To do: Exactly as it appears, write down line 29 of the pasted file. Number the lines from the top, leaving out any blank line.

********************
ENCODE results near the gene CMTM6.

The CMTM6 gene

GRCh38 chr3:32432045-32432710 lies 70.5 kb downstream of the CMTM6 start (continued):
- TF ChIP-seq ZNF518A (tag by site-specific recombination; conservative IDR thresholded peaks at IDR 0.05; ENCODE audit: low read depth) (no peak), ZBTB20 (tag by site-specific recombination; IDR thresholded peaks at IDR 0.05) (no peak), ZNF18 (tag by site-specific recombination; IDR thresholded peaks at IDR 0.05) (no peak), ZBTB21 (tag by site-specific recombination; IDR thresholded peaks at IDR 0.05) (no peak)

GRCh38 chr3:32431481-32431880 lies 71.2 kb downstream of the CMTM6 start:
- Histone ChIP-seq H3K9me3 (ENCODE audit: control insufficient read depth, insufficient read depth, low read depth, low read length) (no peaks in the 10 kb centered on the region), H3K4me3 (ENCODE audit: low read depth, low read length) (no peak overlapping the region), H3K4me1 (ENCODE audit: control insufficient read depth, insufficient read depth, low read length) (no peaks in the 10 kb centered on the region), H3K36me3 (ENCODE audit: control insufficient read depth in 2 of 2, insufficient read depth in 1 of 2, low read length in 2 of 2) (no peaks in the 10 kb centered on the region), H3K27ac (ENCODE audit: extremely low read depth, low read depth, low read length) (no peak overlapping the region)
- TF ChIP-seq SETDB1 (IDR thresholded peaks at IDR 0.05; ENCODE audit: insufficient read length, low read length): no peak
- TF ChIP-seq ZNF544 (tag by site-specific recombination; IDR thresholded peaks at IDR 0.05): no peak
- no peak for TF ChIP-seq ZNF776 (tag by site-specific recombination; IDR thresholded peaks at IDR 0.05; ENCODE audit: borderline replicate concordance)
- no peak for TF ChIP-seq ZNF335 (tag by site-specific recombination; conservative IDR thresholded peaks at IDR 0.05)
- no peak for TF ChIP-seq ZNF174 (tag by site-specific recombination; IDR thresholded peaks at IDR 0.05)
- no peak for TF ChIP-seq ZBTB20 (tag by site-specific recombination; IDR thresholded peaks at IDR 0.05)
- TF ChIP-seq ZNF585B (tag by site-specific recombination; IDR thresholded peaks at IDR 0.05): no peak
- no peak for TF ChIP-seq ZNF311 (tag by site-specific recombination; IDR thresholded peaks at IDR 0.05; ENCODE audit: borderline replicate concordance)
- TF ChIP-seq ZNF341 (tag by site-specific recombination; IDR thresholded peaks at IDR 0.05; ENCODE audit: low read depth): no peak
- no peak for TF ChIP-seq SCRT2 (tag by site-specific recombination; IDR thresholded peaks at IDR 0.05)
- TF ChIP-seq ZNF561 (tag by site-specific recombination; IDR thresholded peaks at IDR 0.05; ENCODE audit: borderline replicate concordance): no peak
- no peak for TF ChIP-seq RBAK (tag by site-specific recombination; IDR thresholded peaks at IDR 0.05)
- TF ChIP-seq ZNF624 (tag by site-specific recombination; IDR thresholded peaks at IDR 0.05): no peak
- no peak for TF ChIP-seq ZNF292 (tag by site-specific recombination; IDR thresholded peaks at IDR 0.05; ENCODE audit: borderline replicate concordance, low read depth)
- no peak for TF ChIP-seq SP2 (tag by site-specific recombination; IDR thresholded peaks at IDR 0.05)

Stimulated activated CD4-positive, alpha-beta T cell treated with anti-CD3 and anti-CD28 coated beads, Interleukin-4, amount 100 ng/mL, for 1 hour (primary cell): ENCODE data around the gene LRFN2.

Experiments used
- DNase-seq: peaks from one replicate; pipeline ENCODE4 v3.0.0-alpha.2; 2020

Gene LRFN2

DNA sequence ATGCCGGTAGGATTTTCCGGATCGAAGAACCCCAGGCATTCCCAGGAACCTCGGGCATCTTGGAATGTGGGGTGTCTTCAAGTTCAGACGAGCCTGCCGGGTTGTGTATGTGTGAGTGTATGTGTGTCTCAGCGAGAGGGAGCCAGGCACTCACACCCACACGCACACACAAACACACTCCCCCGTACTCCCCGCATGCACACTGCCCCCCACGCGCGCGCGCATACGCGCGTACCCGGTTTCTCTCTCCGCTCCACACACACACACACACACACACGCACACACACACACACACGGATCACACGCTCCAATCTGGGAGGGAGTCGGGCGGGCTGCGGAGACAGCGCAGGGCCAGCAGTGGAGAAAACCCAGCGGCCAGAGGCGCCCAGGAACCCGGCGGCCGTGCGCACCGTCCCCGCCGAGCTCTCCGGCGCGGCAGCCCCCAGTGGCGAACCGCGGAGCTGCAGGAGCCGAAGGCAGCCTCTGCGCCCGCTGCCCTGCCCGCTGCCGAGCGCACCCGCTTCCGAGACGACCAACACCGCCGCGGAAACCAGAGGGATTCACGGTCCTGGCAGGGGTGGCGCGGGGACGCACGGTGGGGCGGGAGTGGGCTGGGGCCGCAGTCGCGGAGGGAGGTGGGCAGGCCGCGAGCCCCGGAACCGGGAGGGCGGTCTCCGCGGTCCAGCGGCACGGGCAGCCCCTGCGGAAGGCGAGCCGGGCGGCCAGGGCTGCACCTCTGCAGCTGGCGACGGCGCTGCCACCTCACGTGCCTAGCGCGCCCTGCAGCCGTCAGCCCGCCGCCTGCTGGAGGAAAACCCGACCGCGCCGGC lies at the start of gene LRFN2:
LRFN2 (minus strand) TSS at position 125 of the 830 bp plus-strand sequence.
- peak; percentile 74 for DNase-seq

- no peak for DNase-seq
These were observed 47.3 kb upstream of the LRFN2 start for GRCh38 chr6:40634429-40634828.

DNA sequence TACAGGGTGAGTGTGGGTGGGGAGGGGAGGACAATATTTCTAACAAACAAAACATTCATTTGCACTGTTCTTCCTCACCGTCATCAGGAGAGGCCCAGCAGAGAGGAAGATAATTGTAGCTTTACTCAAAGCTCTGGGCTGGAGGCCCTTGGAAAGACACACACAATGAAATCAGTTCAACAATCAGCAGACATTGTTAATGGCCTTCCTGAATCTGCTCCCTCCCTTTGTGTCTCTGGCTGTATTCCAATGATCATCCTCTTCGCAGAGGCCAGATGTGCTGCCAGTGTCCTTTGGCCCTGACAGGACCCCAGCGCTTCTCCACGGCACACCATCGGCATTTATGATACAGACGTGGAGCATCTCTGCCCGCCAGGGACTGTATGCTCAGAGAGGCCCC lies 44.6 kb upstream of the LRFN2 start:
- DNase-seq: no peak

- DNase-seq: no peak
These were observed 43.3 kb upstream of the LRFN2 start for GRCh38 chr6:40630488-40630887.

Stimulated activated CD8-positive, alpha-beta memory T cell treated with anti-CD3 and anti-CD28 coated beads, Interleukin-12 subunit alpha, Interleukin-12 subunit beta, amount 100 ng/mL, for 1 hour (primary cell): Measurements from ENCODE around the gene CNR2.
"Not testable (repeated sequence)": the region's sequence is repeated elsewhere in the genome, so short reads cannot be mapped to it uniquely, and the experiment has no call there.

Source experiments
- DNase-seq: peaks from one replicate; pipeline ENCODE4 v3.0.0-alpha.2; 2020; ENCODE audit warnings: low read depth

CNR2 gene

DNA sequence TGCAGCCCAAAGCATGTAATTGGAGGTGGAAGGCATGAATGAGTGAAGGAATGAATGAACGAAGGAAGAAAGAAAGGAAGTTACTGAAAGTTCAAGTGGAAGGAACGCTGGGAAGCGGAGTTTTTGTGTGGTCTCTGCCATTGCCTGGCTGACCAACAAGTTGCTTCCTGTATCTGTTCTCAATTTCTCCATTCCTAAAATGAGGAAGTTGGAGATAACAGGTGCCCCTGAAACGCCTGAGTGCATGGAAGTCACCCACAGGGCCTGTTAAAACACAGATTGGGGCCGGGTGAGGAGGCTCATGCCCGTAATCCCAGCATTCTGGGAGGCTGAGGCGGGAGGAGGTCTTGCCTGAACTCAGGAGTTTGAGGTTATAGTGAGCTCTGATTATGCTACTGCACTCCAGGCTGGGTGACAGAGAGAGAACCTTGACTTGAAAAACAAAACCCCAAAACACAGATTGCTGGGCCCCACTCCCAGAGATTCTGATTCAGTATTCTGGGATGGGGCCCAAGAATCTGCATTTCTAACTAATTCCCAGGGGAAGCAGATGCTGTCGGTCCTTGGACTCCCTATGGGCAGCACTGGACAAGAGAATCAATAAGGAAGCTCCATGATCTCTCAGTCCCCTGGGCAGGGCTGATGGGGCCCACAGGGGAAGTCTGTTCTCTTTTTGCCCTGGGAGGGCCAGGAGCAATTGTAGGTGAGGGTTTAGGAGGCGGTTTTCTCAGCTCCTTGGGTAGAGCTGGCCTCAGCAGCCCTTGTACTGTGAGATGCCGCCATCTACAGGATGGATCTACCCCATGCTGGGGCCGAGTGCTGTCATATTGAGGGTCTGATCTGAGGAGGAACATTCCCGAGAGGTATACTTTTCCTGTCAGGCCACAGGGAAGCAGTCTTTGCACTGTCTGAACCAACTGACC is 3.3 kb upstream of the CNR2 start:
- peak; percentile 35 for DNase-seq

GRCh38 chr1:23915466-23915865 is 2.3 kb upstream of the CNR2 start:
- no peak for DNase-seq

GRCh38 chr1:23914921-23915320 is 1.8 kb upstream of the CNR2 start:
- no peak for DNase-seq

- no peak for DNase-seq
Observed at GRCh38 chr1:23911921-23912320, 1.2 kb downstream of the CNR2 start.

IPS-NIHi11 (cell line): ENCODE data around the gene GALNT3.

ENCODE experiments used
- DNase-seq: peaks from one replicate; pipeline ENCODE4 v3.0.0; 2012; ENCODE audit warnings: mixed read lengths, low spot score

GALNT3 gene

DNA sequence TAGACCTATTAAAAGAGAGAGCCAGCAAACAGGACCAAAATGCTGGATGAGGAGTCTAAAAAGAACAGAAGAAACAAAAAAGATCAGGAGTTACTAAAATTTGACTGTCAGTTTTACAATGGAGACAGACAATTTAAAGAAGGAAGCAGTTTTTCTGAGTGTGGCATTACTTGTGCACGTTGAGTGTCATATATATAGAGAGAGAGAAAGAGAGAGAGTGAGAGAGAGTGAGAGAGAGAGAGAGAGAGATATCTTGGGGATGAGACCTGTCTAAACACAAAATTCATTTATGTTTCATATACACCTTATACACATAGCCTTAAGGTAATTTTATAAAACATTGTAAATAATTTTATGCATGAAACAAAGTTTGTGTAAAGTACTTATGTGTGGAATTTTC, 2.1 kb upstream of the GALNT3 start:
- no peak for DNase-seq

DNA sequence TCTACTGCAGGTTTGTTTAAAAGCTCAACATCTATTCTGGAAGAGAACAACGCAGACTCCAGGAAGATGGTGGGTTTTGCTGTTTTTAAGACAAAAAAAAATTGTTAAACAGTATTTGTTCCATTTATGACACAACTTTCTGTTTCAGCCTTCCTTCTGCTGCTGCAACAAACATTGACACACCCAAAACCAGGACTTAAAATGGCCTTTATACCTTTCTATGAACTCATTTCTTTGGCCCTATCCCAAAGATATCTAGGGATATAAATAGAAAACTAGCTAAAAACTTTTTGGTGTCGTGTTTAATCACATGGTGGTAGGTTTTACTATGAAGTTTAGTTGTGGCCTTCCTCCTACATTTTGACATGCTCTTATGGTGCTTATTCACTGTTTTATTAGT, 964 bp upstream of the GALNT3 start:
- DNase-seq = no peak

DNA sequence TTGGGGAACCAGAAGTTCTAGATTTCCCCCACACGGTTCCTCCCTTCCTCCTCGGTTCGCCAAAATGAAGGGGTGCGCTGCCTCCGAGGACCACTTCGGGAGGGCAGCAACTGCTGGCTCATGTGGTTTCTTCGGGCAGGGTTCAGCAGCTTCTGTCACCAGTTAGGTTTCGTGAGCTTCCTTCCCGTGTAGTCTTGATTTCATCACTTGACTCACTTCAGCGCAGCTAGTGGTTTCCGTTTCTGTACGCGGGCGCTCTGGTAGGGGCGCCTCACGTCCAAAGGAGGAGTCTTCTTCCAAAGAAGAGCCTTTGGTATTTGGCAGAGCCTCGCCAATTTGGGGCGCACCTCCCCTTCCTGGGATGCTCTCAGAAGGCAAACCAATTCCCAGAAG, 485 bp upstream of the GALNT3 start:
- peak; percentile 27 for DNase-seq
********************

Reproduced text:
- no peak for DNase-seq